O lead me wireresoe'er I go,

Thro, this day's life or death!
This day, be bread and peace my lot :

All else beneath the sun
Thou know'st if best bestow'd or not,

And let thy will be done.
To thee, whose temple is all space,

Whose altar, earih, sea, skies !
One chorus let all beings raise !
All nature's incense rise.

SECTION Xvi.

Conscience. O treach’rous Conscience ! while she seems to sleep On rose and myrtle, lulled with siren song ; While she seems, nodding o'er her charge, to drop On headlong appetite the slacken'd rein, And give us up to license, unrecall'd, Unmark'd ;-see, from behind her secret stand, The sly informer minutes every fault, And her dread diary with horror fills.

Not the gross act alone employs her pen ;
She reconnoitres fancy's airy bard.
A watch ful toe ! the formidable spy,
Listening, o'erhears the whispers of our camp ;
Our dawning purposes of heart explores,
And steals our embryos of iniquity.
As all-rapacious usurers conceal
Their doomsday book from all-consuming heirs ;
Thus, wiih indulgence most severe, she treats
Us spendthrifts of inestimable time ;
Unnoted, notes each moment :nisapply'd ;

In leaves more durable than leaves of brass,
Writes our whole history ; which death sball read
In ev'ry pale delinquent's private ear ;
And judgment publish ; publish to more worlds
Than this; and endless age in groans resound. YOUNG,

SECTION XVII.

On an infant.
To the dark and sileot tomb,
Soon I hasted from the womb;
Scarce the dawo of life began,
Ere I measur'd out my span.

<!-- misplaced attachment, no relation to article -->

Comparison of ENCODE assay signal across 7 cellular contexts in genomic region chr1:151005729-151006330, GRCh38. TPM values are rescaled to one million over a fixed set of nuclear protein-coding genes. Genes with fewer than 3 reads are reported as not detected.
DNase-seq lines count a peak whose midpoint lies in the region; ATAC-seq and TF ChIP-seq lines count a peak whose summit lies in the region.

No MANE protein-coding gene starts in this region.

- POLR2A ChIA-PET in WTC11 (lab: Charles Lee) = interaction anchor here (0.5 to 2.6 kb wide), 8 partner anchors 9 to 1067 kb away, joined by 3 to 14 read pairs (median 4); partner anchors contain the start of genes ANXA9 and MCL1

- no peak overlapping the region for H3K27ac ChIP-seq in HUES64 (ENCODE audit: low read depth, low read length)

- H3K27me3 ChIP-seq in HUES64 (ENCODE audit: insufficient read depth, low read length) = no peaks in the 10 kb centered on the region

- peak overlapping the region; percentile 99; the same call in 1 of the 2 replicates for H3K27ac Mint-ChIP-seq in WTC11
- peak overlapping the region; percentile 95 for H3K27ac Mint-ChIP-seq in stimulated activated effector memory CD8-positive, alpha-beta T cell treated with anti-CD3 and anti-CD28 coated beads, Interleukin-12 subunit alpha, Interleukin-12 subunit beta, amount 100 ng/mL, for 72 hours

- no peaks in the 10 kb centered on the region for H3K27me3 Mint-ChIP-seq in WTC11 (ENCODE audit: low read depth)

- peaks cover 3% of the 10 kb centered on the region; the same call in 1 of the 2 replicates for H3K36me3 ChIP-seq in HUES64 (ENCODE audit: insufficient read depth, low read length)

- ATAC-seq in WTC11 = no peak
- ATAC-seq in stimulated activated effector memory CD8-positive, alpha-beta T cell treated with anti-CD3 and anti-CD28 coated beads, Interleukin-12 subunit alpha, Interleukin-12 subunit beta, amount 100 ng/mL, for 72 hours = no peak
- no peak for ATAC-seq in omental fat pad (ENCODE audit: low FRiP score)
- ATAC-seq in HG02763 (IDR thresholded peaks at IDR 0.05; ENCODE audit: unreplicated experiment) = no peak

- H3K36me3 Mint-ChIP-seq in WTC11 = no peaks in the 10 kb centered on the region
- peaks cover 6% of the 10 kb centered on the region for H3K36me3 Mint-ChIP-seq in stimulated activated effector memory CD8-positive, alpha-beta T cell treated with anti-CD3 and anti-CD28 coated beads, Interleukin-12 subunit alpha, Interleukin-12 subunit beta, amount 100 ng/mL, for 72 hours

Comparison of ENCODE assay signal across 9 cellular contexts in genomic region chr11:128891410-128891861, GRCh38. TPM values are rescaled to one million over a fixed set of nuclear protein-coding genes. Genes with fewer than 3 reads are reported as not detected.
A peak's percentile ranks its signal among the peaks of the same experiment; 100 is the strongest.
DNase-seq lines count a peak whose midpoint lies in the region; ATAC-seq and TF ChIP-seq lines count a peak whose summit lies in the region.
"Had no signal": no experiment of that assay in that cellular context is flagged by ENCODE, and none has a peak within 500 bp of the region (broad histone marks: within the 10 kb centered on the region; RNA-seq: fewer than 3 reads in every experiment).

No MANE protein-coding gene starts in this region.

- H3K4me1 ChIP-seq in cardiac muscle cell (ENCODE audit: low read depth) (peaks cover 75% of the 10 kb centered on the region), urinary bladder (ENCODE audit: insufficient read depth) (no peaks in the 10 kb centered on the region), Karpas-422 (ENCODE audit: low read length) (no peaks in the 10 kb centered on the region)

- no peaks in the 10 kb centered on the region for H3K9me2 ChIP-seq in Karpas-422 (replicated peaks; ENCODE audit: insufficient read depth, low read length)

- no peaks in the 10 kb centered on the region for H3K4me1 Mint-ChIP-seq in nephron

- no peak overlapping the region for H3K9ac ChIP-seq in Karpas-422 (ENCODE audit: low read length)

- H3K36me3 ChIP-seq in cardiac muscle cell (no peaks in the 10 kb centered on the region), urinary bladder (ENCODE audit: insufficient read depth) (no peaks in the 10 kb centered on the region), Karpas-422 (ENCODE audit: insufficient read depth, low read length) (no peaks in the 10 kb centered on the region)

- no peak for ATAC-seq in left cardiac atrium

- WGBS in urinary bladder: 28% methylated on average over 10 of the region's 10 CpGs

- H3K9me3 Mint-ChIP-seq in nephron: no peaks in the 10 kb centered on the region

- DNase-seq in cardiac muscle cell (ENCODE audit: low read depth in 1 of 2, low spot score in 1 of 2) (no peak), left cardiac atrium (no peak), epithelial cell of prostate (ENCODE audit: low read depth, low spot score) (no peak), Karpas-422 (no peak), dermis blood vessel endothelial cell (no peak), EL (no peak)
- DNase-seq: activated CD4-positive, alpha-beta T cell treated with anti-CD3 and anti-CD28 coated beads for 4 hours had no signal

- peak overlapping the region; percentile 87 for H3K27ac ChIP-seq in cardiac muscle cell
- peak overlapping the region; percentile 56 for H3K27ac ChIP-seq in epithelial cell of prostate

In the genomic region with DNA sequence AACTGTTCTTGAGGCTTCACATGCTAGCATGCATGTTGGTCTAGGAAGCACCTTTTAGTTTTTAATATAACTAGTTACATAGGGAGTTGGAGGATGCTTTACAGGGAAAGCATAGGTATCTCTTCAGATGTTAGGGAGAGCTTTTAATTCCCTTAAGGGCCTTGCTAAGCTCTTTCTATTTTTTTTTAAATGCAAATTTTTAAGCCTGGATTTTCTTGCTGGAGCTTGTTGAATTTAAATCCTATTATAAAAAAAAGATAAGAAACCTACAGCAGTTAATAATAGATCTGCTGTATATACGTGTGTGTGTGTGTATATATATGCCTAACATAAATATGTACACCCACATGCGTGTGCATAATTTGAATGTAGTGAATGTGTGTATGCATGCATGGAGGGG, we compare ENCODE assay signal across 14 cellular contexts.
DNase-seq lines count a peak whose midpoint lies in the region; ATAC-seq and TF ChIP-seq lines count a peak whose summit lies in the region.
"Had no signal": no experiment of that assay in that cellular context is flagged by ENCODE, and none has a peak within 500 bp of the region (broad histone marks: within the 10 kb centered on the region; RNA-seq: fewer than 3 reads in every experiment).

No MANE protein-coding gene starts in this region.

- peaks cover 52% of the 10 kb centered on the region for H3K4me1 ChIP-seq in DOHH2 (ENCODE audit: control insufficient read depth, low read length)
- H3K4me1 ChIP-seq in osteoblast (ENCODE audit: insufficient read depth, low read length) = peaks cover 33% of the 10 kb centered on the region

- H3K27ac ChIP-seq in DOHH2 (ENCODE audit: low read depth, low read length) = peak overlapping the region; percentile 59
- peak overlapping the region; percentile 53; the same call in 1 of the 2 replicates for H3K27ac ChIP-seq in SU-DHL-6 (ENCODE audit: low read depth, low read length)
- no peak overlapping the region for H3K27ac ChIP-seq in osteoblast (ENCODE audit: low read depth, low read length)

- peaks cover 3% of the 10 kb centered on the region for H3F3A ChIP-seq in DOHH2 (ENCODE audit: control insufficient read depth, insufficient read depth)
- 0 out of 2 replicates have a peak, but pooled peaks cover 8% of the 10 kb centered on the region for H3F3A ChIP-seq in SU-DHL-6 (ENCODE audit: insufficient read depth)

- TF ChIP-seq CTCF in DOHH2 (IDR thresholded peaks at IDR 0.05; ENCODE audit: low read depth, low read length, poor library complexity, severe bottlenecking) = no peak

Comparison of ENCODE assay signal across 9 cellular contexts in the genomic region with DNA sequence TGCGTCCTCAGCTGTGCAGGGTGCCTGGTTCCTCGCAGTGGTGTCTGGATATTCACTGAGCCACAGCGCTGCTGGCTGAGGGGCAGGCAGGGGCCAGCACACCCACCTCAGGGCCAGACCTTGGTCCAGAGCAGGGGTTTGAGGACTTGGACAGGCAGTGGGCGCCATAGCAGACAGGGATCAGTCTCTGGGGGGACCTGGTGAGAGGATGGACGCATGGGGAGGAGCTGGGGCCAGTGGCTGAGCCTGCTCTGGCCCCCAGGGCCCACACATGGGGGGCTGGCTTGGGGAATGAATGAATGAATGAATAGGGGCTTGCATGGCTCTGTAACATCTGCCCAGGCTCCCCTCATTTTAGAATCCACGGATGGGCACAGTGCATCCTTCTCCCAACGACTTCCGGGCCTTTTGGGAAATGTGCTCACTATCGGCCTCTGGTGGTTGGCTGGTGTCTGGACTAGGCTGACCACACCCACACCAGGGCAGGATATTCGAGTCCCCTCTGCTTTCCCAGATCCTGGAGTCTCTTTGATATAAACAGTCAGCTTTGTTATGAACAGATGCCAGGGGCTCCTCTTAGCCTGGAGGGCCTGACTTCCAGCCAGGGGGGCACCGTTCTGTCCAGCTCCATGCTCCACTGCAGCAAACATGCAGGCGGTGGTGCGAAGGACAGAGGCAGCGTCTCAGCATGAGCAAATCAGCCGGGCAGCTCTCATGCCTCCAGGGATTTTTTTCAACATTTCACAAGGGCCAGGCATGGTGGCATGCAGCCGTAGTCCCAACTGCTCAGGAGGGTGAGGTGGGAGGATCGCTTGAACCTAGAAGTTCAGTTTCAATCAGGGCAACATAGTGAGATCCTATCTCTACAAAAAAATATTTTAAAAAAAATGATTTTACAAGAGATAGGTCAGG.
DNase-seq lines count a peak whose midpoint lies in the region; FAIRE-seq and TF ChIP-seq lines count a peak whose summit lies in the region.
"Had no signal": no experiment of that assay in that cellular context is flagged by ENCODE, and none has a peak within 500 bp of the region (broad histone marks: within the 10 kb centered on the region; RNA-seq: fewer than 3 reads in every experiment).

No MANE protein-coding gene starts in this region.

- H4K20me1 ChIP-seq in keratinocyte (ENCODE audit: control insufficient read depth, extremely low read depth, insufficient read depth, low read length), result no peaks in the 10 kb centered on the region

I oo smiling pleasures koew;
I 00 gay delights could view;
Jovless sojourner was I,
Only born to weep and die.-
Happy infant, early bless'd!
Rest in peaceful slumbers, rest;
Early rescu'd from the cares,
Which increase with growing years.
No delights are worth thy stay,
Smiling as they seem,
Short and sickly are they all,
Hardly tasted ere they pall.
All our gaiety is vain,
All our laughter is but pain :
Lasting only, aod divine,
Is an innoccoce like thine.

SECTION XVIIÍ.

The cuckoo.
Hail, beauteous stranger of the wood,

Attendant on the spring !

and gay i

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Now heav'n repairs thy rural seat,

And woods thy welcome sing.
Soon as the daisy decks the green,

Thy certain voice we hear :
Hast thou a star to guide thy path,

Or mark the rolling year ?
Delightful visitant ! with thee

I hail the time of flow'rs,
When heav'n is filled with music sweet

Of birds among the bow'rs.
The school-boy, wand'ring in the wood;

To pull the flow rs so gay,
Starts, thy curious voice to hear,

And imitates thy lay.
Soon as the pea puts on the bloom,

Thou fly st thy vocal vale,
An annual guest, in other lands,

Another spring to hail.
Sweet bird thy bow'r is ever green;

Thy sky is ever clear ;
Thou hast no sorrow in thy song,

No winter in ihy year!
O could I fly, rd fly with thee :

We'd make, with social wing,
Our annual visit o'er the globe,

Companions of the spring,

LOGAR

SECTION XIX.
Day. A pastoral, in three parts

Merrning.
In the barn the tenant cock,

Close to Partlet perch'd on high,
Briskly crows, (the shepherd's clock !]

Jocund that the morning's nighi.
Swiftly from the mountain's brow,

Shadows, nurs d by night retire ;
And the peeping sun-beam now

Paints with gold tlie village spire.
Philomel forsakes the thorn,

Plaintive where she prates at night;
And ibe lark, to meet the morn,

Soars beyond the shepherd's sight.
Prom the low-roof'd cottage ricge,

See the chatt'ring swallow spring
Darting through the one-arch'd bridge,

Quick she dips her dappled wing.